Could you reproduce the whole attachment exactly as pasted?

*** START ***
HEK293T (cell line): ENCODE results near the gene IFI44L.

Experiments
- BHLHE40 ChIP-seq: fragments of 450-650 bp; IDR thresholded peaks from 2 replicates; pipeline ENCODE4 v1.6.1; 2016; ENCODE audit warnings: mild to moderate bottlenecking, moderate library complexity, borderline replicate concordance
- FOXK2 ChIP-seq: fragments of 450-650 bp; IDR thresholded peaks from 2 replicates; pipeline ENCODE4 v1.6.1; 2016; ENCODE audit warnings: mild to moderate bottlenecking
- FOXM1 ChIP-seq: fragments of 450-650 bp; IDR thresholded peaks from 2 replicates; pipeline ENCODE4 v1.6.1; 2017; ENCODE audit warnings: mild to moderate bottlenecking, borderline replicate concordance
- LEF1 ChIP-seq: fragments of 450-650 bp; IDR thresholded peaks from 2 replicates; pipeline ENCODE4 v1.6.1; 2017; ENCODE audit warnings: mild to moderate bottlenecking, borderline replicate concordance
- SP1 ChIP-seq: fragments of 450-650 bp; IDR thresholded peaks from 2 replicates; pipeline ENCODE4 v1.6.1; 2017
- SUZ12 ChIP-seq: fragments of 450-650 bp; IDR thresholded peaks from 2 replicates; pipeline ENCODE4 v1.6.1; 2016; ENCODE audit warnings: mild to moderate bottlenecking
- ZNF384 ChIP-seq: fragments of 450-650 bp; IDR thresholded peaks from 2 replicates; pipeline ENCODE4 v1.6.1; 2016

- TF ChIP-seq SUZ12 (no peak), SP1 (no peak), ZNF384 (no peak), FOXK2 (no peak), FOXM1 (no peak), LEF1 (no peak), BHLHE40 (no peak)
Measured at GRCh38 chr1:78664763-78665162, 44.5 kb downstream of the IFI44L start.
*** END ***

HEK293T (cell line): ENCODE results near the gene IFI44L.

Experiments
- BHLHE40 ChIP-seq: fragments of 450-650 bp; IDR thresholded peaks from 2 replicates; pipeline ENCODE4 v1.6.1; 2016; ENCODE audit warnings: mild to moderate bottlenecking, moderate library complexity, borderline replicate concordance
- FOXK2 ChIP-seq: fragments of 450-650 bp; IDR thresholded peaks from 2 replicates; pipeline ENCODE4 v1.6.1; 2016; ENCODE audit warnings: mild to moderate bottlenecking
- FOXM1 ChIP-seq: fragments of 450-650 bp; IDR thresholded peaks from 2 replicates; pipeline ENCODE4 v1.6.1; 2017; ENCODE audit warnings: mild to moderate bottlenecking, borderline replicate concordance
- LEF1 ChIP-seq: fragments of 450-650 bp; IDR thresholded peaks from 2 replicates; pipeline ENCODE4 v1.6.1; 2017; ENCODE audit warnings: mild to moderate bottlenecking, borderline replicate concordance
- SP1 ChIP-seq: fragments of 450-650 bp; IDR thresholded peaks from 2 replicates; pipeline ENCODE4 v1.6.1; 2017
- SUZ12 ChIP-seq: fragments of 450-650 bp; IDR thresholded peaks from 2 replicates; pipeline ENCODE4 v1.6.1; 2016; ENCODE audit warnings: mild to moderate bottlenecking
- ZNF384 ChIP-seq: fragments of 450-650 bp; IDR thresholded peaks from 2 replicates; pipeline ENCODE4 v1.6.1; 2016

- TF ChIP-seq SUZ12 (no peak), SP1 (no peak), ZNF384 (no peak), FOXK2 (no peak), FOXM1 (no peak), LEF1 (no peak), BHLHE40 (no peak)
Measured at GRCh38 chr1:78664763-78665162, 44.5 kb downstream of the IFI44L start.